I first met Zodiac signs in a movie theater, back in the 1990s.
At the time, I thought the movie I saw was some kind of satire on how people use sign language, and I’d never heard of zodiacs before.
When the script was over, I had no idea what they were.
“They’re the signs of the zodiac, but they’re really the same thing as a person,” says Tom, a veteran film producer and the author of Signs of the Zodiac: The Sign Language of American Cinema.
“You’re not looking at your family tree, you’re looking at yourself, and the same with the people who use sign languages.”
Tom and I met for a drink in a coffee shop, and we soon began to talk about how the movie’s fictionalized interpretation of zebra crossings was so effective at evoking our imaginations.
“Sign language is so easy to use, because it’s very natural,” says James.
“It’s so familiar that it’s almost impossible to understand.”
In Zodiac, Tom’s character, Jake, was a zebra crossing survivor who eventually learns the sign language from a sign-language teacher named Jake.
The film’s screenplay, written by Steven Soderbergh and produced by Joel Silver, features a script of Zodiac sign names, including “Jez,” “Jade,” and “Betsy.”
But the film is a tongue-in-cheek comedy about the human condition.
A few lines in the script, written in a way that makes it look like someone has just used sign language to communicate, are meant to be funny, but in a really ironic way.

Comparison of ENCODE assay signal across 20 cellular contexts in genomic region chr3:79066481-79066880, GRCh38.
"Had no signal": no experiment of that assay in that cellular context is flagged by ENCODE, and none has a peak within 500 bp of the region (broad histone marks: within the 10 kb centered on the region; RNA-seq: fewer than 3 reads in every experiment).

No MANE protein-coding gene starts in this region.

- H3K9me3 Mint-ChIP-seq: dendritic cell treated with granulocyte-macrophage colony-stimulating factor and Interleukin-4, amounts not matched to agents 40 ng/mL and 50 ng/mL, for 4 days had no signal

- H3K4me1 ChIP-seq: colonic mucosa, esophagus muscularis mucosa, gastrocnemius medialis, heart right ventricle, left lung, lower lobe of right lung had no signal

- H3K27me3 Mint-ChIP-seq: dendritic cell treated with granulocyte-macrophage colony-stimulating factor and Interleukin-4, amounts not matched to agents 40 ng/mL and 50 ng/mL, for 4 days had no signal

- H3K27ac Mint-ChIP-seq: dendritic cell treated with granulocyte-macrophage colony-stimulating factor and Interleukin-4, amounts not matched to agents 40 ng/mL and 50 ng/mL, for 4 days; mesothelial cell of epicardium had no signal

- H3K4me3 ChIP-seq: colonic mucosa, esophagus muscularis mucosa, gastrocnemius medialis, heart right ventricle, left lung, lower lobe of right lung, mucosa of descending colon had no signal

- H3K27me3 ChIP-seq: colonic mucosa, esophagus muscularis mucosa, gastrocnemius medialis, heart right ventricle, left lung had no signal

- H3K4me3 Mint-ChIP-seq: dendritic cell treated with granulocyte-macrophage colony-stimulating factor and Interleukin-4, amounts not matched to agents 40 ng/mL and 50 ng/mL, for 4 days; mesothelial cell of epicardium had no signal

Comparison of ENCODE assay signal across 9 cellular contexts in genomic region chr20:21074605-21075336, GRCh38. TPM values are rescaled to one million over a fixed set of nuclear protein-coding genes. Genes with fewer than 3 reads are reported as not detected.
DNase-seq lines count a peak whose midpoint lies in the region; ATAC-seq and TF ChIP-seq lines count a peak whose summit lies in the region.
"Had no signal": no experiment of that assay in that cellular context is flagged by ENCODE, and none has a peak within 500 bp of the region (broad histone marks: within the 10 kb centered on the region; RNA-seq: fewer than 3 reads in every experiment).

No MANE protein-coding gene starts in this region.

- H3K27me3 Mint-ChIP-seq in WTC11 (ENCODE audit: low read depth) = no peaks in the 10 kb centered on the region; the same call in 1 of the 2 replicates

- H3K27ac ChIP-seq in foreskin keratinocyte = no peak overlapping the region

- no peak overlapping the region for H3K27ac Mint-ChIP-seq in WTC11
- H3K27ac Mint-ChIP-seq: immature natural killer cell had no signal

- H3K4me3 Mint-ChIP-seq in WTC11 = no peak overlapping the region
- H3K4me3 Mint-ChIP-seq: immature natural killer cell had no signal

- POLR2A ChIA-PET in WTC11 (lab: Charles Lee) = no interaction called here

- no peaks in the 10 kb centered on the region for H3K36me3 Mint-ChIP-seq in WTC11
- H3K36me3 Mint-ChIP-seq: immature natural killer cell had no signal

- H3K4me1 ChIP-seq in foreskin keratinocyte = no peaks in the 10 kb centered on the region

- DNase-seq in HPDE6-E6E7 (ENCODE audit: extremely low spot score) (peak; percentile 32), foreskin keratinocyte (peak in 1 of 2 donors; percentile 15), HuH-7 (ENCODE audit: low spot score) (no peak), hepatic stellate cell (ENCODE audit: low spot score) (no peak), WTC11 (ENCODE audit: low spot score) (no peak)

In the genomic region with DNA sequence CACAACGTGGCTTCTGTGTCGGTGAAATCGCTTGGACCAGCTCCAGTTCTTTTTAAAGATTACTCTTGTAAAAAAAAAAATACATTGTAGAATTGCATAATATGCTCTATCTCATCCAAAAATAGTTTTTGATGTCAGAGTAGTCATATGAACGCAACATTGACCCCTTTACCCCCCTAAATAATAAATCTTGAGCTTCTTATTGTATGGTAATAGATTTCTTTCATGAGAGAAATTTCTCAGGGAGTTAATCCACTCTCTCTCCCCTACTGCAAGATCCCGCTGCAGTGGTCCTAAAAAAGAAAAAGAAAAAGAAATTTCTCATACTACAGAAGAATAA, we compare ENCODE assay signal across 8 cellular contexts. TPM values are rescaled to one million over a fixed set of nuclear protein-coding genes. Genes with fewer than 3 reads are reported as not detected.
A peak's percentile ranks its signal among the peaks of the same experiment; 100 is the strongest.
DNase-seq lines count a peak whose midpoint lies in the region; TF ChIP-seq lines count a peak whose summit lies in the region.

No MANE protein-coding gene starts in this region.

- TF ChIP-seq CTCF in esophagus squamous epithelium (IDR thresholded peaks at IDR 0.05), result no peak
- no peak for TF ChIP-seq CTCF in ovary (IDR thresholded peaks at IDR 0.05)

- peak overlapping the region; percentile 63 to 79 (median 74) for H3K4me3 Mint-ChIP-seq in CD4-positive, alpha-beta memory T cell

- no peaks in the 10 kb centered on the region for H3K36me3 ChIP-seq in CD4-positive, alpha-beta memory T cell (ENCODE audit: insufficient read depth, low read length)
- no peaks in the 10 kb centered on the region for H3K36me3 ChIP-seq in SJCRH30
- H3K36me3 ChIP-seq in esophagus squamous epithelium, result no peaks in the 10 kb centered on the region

For example, “It was like the first time I was going to be able to see my father.
That’s the first sign I was born with.
But it was a very short time, it was so short.
And I thought, Why do they think this is funny?”
The script is actually about a person who becomes a signer after a long time.
“The first time you hear the name Jake, you get this kind of feeling of disbelief, like, What’s going on?” says Tom.
“And you know it’s just because you’ve never seen this before, but it’s really something that happened.
And it’s so funny because it kind of makes you feel like it’s like a sign that happened to you.”
Tom also says that he and his partner, actor and writer James McAvoy, were also “really into the humor of it.”
“It really did feel like Zodiac was a film that was about the way people were trying to communicate with each other, because the idea of signing a zodiac sign name was something that we were obsessed with,” he says.
“We were obsessed.
We wanted to be in this film, and that was the point of the movie, to try and find that humor.”
Tom says that signing a Zodiac symbol in the film was actually the first step in creating the character of Jake.
He says that the script he wrote for the film, while “not particularly good,” is more than “pretty good.”
The film, directed by Michael Haneke, premiered at the Cannes Film Festival in 2009 and won the Palme d’Or at the festival.
Zodiac is still the highest grossing film in Ziegfeld’s history.
“When you think of the history of Ziegfried’s career, the film comes to mind,” says Michael.
“Ziegfried has always been very interested in storytelling and story.
He’s been interested in the story of the film industry, and he’s also very interested and driven to find the most authentic version of himself.
He knows that it doesn’t matter whether he’s writing for a movie or a documentary or a TV series, and there’s nothing wrong with that.
And Ziegwald has a very specific vision of who he wants to be, and Ziegof is certainly interested in telling the story.”
Ziegbert has been nominated for 11 Academy Awards, and received his first Oscar in 2008.